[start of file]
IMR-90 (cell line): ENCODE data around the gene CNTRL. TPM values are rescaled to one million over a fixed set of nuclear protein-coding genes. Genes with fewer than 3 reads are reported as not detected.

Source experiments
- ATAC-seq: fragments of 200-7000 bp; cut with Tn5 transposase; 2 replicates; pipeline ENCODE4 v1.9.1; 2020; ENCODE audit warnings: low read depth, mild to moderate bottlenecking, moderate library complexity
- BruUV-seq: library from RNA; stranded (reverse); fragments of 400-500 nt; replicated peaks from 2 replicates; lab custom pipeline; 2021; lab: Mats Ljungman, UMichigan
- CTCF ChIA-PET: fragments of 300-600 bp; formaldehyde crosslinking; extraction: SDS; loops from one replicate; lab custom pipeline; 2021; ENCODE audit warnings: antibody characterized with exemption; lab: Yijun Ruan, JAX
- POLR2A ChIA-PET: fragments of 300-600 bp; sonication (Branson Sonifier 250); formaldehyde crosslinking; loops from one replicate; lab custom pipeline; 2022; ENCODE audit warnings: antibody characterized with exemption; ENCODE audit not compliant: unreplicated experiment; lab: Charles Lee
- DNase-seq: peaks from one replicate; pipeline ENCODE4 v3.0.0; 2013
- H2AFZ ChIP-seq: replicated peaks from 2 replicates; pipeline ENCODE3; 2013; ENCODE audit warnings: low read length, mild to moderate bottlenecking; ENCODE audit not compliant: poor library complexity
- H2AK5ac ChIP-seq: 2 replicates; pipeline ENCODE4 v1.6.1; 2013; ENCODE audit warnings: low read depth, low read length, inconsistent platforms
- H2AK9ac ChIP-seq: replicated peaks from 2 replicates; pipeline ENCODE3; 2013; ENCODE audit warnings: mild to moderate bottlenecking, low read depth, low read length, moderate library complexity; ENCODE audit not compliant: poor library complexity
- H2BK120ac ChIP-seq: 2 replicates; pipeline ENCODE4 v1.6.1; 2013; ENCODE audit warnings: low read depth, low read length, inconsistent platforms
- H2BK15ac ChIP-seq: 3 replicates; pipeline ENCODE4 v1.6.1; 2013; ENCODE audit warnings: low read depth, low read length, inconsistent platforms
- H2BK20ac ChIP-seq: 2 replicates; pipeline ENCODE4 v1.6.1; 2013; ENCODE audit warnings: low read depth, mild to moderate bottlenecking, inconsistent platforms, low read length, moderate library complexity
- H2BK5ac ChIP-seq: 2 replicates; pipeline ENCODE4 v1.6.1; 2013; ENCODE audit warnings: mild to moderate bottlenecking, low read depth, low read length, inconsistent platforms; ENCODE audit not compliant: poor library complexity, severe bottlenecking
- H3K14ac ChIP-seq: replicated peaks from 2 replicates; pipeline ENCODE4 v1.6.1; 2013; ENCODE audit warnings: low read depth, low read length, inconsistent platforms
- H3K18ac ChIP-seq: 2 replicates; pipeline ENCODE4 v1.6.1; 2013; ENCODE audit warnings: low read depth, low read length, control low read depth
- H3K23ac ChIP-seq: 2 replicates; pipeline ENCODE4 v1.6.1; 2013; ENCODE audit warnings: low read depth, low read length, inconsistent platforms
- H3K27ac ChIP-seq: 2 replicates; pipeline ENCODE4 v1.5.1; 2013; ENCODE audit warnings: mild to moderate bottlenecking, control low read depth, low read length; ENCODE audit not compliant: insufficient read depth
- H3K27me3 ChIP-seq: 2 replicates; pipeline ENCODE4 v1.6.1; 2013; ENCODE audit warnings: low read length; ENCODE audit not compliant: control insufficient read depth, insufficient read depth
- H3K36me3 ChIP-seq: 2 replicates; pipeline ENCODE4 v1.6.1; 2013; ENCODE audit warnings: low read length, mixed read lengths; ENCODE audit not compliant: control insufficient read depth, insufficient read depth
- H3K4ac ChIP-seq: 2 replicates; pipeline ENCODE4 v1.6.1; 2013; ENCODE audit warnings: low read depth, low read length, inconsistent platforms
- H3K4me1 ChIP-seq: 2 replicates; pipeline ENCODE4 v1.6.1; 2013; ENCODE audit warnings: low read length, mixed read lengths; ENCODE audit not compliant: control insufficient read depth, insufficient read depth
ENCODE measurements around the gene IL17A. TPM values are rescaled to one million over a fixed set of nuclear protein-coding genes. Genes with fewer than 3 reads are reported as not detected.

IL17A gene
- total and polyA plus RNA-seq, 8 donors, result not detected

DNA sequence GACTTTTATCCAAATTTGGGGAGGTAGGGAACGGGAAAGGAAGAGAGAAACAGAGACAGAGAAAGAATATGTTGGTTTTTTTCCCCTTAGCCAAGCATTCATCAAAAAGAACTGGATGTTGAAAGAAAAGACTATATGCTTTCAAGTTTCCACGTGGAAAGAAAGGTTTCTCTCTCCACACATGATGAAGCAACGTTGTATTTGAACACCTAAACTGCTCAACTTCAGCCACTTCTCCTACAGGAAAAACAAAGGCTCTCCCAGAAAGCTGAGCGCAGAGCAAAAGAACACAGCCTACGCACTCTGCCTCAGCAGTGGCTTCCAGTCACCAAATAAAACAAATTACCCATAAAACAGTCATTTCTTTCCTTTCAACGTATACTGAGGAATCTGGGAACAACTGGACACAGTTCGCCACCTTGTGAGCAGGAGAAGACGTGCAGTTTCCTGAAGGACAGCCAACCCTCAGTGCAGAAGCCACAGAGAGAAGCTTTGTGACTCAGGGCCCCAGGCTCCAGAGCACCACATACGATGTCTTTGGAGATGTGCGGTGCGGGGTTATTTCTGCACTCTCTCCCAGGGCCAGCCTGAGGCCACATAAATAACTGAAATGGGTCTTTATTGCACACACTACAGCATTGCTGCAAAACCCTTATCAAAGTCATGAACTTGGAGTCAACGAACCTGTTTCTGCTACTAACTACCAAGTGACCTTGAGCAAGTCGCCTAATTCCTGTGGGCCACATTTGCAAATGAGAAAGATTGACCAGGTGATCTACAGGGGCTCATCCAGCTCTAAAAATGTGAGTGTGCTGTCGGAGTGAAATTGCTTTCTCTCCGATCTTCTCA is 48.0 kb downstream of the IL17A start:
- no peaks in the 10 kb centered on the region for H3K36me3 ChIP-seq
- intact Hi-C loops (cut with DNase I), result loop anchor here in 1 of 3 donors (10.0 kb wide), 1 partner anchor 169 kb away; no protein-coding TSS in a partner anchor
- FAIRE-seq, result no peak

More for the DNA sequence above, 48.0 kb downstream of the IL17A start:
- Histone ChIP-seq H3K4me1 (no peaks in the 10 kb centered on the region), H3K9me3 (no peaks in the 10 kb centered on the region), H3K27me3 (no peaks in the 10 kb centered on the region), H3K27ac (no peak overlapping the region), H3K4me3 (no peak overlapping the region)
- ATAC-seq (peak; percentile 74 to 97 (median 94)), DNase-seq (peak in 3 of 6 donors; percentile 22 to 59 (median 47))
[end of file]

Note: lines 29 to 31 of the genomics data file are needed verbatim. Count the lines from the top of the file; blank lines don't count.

- FAIRE-seq, result no peak

More for the DNA sequence above, 48.0 kb downstream of the IL17A start:
- Histone ChIP-seq H3K4me1 (no peaks in the 10 kb centered on the region), H3K9me3 (no peaks in the 10 kb centered on the region), H3K27me3 (no peaks in the 10 kb centered on the region), H3K27ac (no peak overlapping the region), H3K4me3 (no peak overlapping the region)